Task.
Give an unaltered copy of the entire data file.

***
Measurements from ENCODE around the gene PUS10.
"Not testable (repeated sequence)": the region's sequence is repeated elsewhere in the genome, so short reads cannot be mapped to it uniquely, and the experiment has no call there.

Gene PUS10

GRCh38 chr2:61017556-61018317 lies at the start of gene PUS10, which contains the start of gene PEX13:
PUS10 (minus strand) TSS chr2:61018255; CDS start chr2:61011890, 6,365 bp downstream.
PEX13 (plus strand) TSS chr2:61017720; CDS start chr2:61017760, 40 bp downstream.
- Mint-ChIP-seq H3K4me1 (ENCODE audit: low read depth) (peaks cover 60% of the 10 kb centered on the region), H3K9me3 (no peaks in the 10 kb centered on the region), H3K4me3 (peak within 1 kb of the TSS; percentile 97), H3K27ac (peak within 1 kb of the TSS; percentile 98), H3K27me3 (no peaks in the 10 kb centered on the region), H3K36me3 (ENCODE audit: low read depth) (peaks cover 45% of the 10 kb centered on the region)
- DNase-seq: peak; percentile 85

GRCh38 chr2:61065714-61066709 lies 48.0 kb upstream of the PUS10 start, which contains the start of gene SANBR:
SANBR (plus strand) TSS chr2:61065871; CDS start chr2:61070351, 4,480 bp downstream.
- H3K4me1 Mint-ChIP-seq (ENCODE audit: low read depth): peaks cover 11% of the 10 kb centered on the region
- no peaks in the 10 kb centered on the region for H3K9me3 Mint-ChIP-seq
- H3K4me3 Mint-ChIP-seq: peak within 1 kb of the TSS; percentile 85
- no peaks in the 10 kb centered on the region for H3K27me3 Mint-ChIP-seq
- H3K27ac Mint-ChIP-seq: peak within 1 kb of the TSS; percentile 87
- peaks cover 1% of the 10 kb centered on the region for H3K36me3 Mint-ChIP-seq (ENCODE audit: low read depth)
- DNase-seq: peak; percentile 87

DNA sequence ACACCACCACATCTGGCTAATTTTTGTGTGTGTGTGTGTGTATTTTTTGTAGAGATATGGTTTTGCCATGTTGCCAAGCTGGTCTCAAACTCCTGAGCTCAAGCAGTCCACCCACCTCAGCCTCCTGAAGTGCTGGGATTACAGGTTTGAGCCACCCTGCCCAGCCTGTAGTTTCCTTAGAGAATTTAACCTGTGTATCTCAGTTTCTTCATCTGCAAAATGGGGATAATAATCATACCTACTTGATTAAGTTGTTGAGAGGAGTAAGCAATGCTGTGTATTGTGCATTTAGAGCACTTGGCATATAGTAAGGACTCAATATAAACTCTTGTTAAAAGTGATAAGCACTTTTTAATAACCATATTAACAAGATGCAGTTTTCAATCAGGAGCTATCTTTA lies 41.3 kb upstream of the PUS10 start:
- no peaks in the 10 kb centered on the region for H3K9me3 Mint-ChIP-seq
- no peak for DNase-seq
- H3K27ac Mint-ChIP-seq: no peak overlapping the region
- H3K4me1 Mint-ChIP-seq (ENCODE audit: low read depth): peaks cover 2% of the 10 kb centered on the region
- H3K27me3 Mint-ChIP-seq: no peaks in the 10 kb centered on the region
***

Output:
Measurements from ENCODE around the gene PUS10.
"Not testable (repeated sequence)": the region's sequence is repeated elsewhere in the genome, so short reads cannot be mapped to it uniquely, and the experiment has no call there.

Gene PUS10

GRCh38 chr2:61017556-61018317 lies at the start of gene PUS10, which contains the start of gene PEX13:
PUS10 (minus strand) TSS chr2:61018255; CDS start chr2:61011890, 6,365 bp downstream.
PEX13 (plus strand) TSS chr2:61017720; CDS start chr2:61017760, 40 bp downstream.
- Mint-ChIP-seq H3K4me1 (ENCODE audit: low read depth) (peaks cover 60% of the 10 kb centered on the region), H3K9me3 (no peaks in the 10 kb centered on the region), H3K4me3 (peak within 1 kb of the TSS; percentile 97), H3K27ac (peak within 1 kb of the TSS; percentile 98), H3K27me3 (no peaks in the 10 kb centered on the region), H3K36me3 (ENCODE audit: low read depth) (peaks cover 45% of the 10 kb centered on the region)
- DNase-seq: peak; percentile 85

GRCh38 chr2:61065714-61066709 lies 48.0 kb upstream of the PUS10 start, which contains the start of gene SANBR:
SANBR (plus strand) TSS chr2:61065871; CDS start chr2:61070351, 4,480 bp downstream.
- H3K4me1 Mint-ChIP-seq (ENCODE audit: low read depth): peaks cover 11% of the 10 kb centered on the region
- no peaks in the 10 kb centered on the region for H3K9me3 Mint-ChIP-seq
- H3K4me3 Mint-ChIP-seq: peak within 1 kb of the TSS; percentile 85
- no peaks in the 10 kb centered on the region for H3K27me3 Mint-ChIP-seq
- H3K27ac Mint-ChIP-seq: peak within 1 kb of the TSS; percentile 87
- peaks cover 1% of the 10 kb centered on the region for H3K36me3 Mint-ChIP-seq (ENCODE audit: low read depth)
- DNase-seq: peak; percentile 87

DNA sequence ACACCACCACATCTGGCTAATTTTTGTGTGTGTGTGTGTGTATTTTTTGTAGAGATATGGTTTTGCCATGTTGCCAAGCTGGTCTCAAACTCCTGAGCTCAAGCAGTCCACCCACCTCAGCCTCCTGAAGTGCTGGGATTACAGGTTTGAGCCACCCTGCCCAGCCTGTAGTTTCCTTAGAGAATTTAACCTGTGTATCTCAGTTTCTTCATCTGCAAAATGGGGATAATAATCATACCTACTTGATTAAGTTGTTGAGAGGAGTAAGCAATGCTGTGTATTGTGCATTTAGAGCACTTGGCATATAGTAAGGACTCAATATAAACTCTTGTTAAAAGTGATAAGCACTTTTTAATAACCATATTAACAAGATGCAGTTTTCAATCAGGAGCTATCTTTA lies 41.3 kb upstream of the PUS10 start:
- no peaks in the 10 kb centered on the region for H3K9me3 Mint-ChIP-seq
- no peak for DNase-seq
- H3K27ac Mint-ChIP-seq: no peak overlapping the region
- H3K4me1 Mint-ChIP-seq (ENCODE audit: low read depth): peaks cover 2% of the 10 kb centered on the region
- H3K27me3 Mint-ChIP-seq: no peaks in the 10 kb centered on the region